Tuesday 18 June 2024

'Flying to Aotearoa' by Val Harris

Above the land of the long white cloud, where the sky is blue, and it laughs aloud; where a sunshine path arcs east to west. Moving on and on, until the world has spun around and the moon and stars have found new ground. Then the earth’s eyes flash and wink and moonshine paths wind where lakes and rivers are silver strands. Then rippling fingers creep and dwell at the end of all that lies, beneath our ever-seeking eyes. They watch the clouds and the world fly by as steadily above we go until the curved horizon flattens out at the ends of the earth where the sun is out!

'What a Difference Two Years, Six Months and 15 Days Makes' by Madeleine Armstrong

The first time I saw you, you were a screaming, red-faced mess. I didn’t want anything to do with you.  Everyone talked about love at first sight – the great love, the best love – but I felt nothing.

The next six months passed in a fog. By the time I began to emerge into a new, half-lit world, you were sitting, almost crawling. Sunshine spilled out when you smiled, or so everybody said. I waited in vain for that pull on my heart, the one I’d heard all about.

Your first word was “Daddy”, which wasn’t surprising. As more colours began to seep into my life, I yearned to join your little club of two, but I didn’t have the password. I’d missed the induction and I couldn’t do anything right, so I did nothing at all.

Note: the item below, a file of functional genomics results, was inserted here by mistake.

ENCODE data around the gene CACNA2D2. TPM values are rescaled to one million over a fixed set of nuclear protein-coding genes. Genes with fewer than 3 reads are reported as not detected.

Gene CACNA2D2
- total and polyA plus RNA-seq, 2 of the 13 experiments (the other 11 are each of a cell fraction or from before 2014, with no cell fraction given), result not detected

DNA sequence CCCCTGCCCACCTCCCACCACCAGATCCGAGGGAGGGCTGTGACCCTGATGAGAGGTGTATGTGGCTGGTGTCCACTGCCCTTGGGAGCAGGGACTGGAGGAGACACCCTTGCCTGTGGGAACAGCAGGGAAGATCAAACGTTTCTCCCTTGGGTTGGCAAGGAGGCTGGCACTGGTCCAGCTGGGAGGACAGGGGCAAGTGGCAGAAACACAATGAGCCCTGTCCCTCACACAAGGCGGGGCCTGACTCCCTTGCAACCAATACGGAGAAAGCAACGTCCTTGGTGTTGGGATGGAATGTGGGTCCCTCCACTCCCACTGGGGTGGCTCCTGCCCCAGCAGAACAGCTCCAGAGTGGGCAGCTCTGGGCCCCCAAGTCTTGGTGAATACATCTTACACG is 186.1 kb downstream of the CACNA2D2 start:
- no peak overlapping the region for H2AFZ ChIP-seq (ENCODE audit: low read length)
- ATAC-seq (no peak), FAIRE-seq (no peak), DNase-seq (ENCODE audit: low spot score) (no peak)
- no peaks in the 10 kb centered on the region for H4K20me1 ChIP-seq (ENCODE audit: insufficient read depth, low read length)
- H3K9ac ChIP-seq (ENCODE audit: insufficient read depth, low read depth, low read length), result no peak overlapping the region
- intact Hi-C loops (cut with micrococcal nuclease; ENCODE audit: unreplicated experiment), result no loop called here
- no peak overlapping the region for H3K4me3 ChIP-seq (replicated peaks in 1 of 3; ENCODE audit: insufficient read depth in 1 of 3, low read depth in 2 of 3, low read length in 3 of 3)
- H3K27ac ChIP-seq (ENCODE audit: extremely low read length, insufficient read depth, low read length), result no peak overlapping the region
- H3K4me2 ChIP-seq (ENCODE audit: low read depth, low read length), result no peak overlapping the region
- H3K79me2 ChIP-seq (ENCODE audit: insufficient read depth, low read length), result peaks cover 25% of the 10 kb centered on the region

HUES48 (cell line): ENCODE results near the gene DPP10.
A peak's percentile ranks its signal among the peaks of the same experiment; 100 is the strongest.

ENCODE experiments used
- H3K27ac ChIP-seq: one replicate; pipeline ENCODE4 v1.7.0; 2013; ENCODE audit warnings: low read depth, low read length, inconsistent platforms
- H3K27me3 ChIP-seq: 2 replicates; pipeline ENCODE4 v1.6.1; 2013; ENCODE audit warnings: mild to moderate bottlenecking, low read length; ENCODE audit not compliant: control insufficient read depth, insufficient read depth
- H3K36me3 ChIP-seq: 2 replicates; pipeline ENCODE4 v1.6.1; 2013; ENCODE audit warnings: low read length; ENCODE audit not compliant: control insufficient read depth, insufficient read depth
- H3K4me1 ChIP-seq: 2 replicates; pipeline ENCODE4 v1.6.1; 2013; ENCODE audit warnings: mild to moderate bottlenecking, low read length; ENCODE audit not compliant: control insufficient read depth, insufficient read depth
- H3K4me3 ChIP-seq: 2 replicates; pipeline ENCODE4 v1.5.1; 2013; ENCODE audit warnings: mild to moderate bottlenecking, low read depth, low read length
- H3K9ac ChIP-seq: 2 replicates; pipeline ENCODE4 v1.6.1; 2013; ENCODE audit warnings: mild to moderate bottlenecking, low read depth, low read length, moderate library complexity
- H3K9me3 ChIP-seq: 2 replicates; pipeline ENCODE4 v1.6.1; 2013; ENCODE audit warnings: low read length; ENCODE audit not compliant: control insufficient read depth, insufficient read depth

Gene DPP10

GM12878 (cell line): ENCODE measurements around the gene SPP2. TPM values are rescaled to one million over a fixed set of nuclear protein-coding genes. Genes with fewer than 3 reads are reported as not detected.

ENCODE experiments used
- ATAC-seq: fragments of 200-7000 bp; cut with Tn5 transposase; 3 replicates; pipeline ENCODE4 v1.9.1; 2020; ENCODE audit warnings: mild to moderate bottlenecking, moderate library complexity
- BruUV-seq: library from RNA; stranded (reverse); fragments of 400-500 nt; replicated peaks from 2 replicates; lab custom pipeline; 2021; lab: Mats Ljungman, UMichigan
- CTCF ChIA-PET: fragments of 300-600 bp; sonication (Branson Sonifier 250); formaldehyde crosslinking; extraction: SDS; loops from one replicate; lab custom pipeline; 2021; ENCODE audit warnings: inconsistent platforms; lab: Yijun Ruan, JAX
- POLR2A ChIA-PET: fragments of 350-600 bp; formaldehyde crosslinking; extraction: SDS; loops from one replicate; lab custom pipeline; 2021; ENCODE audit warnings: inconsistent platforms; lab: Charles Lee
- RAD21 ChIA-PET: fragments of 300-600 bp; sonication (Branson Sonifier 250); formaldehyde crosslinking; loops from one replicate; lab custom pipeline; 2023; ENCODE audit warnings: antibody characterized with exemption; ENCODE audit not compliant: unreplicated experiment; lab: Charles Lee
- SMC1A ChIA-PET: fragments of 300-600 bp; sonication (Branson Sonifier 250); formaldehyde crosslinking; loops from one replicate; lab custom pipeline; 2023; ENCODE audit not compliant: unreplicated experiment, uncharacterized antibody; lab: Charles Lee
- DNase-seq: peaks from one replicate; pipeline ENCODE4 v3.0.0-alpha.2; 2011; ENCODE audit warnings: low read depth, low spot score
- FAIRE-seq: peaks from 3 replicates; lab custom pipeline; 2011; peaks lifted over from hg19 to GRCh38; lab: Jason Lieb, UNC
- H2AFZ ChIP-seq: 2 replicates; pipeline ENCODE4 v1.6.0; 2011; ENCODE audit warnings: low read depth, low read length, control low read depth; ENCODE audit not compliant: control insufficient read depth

Sleep training tears failed to move me. Your first steps raised merely a shrug. Every day I trudged through a long, dank tunnel, and every night I dreamt of clawing my way through clods of wet earth.

I don’t know when things started to change. It happened so gradually I didn’t notice until one day I
looked at you and felt soft instead of hard.

After that, when you clung to me I clung back, a drowning woman who’d finally found land.

Early this morning you burrowed into my bed, and I was almost blinded by the light shining from your eyes. I tickled you, and your laugh was a chisel cracking my frozen heart wide open.

“Again, Mummy. Again.”

Now I’ll never stop.

'Why Doesn't Anyone Listen to their Mom?' by Sally Simon

Mother never told me why she didn’t like my boyfriend. Why she’d say one thing to his face, and another to mine. And I never truly understood why I cared what she thought or said or did. Why it mattered that someone who didn’t know how to show love to her own husband, at least from what I could tell, told me I may want to think twice. Why should I care? Why not?

Later, after we’d been together for twenty years and I stayed fifteen longer than I should have, I knew why. But she died before I got an explanation for what he did, or didn’t do, that set my mother’s brain into overdrive, why she felt the need to warn me. And I’ll never stop asking myself why I didn’t listen.

'My World' by Abida Akram


Many voices. Fire ants are having their lunch as they crawl up my arms and legs. There is no ceasefire, nor will there be. No aid will get through. Hot and cold.